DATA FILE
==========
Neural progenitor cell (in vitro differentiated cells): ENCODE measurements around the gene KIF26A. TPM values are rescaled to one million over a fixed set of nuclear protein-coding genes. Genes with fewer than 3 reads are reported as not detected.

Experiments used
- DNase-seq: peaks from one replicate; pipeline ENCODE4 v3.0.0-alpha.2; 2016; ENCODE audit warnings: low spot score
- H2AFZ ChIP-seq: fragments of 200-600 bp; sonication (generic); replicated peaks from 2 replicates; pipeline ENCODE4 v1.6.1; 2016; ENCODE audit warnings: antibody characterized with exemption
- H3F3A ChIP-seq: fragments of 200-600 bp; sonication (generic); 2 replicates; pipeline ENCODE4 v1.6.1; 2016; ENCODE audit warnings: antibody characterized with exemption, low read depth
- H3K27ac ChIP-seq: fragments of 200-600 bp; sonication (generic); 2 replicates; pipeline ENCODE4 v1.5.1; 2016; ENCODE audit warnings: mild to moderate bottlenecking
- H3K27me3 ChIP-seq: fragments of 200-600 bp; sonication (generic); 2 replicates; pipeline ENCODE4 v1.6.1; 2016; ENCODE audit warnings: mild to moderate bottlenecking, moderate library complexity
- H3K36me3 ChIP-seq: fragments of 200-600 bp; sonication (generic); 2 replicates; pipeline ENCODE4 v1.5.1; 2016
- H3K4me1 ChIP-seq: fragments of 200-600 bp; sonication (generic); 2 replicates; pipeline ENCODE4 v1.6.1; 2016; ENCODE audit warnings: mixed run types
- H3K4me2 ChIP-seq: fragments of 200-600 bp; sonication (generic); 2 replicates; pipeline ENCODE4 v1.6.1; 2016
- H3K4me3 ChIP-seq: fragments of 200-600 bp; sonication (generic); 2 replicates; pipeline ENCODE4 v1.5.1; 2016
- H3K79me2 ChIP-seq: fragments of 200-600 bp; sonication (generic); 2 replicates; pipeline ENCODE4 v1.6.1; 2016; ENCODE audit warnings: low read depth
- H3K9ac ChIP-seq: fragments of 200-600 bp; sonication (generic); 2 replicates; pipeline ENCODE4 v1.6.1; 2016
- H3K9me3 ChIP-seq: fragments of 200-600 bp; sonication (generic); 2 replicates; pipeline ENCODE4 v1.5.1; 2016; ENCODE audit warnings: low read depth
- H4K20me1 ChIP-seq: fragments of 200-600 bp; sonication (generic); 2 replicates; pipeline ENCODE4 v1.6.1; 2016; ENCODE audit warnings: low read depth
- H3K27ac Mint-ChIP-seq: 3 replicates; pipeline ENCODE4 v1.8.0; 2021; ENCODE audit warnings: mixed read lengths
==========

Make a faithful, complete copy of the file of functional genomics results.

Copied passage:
Neural progenitor cell (in vitro differentiated cells): ENCODE measurements around the gene KIF26A. TPM values are rescaled to one million over a fixed set of nuclear protein-coding genes. Genes with fewer than 3 reads are reported as not detected.

Experiments used
- DNase-seq: peaks from one replicate; pipeline ENCODE4 v3.0.0-alpha.2; 2016; ENCODE audit warnings: low spot score
- H2AFZ ChIP-seq: fragments of 200-600 bp; sonication (generic); replicated peaks from 2 replicates; pipeline ENCODE4 v1.6.1; 2016; ENCODE audit warnings: antibody characterized with exemption
- H3F3A ChIP-seq: fragments of 200-600 bp; sonication (generic); 2 replicates; pipeline ENCODE4 v1.6.1; 2016; ENCODE audit warnings: antibody characterized with exemption, low read depth
- H3K27ac ChIP-seq: fragments of 200-600 bp; sonication (generic); 2 replicates; pipeline ENCODE4 v1.5.1; 2016; ENCODE audit warnings: mild to moderate bottlenecking
- H3K27me3 ChIP-seq: fragments of 200-600 bp; sonication (generic); 2 replicates; pipeline ENCODE4 v1.6.1; 2016; ENCODE audit warnings: mild to moderate bottlenecking, moderate library complexity
- H3K36me3 ChIP-seq: fragments of 200-600 bp; sonication (generic); 2 replicates; pipeline ENCODE4 v1.5.1; 2016
- H3K4me1 ChIP-seq: fragments of 200-600 bp; sonication (generic); 2 replicates; pipeline ENCODE4 v1.6.1; 2016; ENCODE audit warnings: mixed run types
- H3K4me2 ChIP-seq: fragments of 200-600 bp; sonication (generic); 2 replicates; pipeline ENCODE4 v1.6.1; 2016
- H3K4me3 ChIP-seq: fragments of 200-600 bp; sonication (generic); 2 replicates; pipeline ENCODE4 v1.5.1; 2016
- H3K79me2 ChIP-seq: fragments of 200-600 bp; sonication (generic); 2 replicates; pipeline ENCODE4 v1.6.1; 2016; ENCODE audit warnings: low read depth
- H3K9ac ChIP-seq: fragments of 200-600 bp; sonication (generic); 2 replicates; pipeline ENCODE4 v1.6.1; 2016
- H3K9me3 ChIP-seq: fragments of 200-600 bp; sonication (generic); 2 replicates; pipeline ENCODE4 v1.5.1; 2016; ENCODE audit warnings: low read depth
- H4K20me1 ChIP-seq: fragments of 200-600 bp; sonication (generic); 2 replicates; pipeline ENCODE4 v1.6.1; 2016; ENCODE audit warnings: low read depth
- H3K27ac Mint-ChIP-seq: 3 replicates; pipeline ENCODE4 v1.8.0; 2021; ENCODE audit warnings: mixed read lengths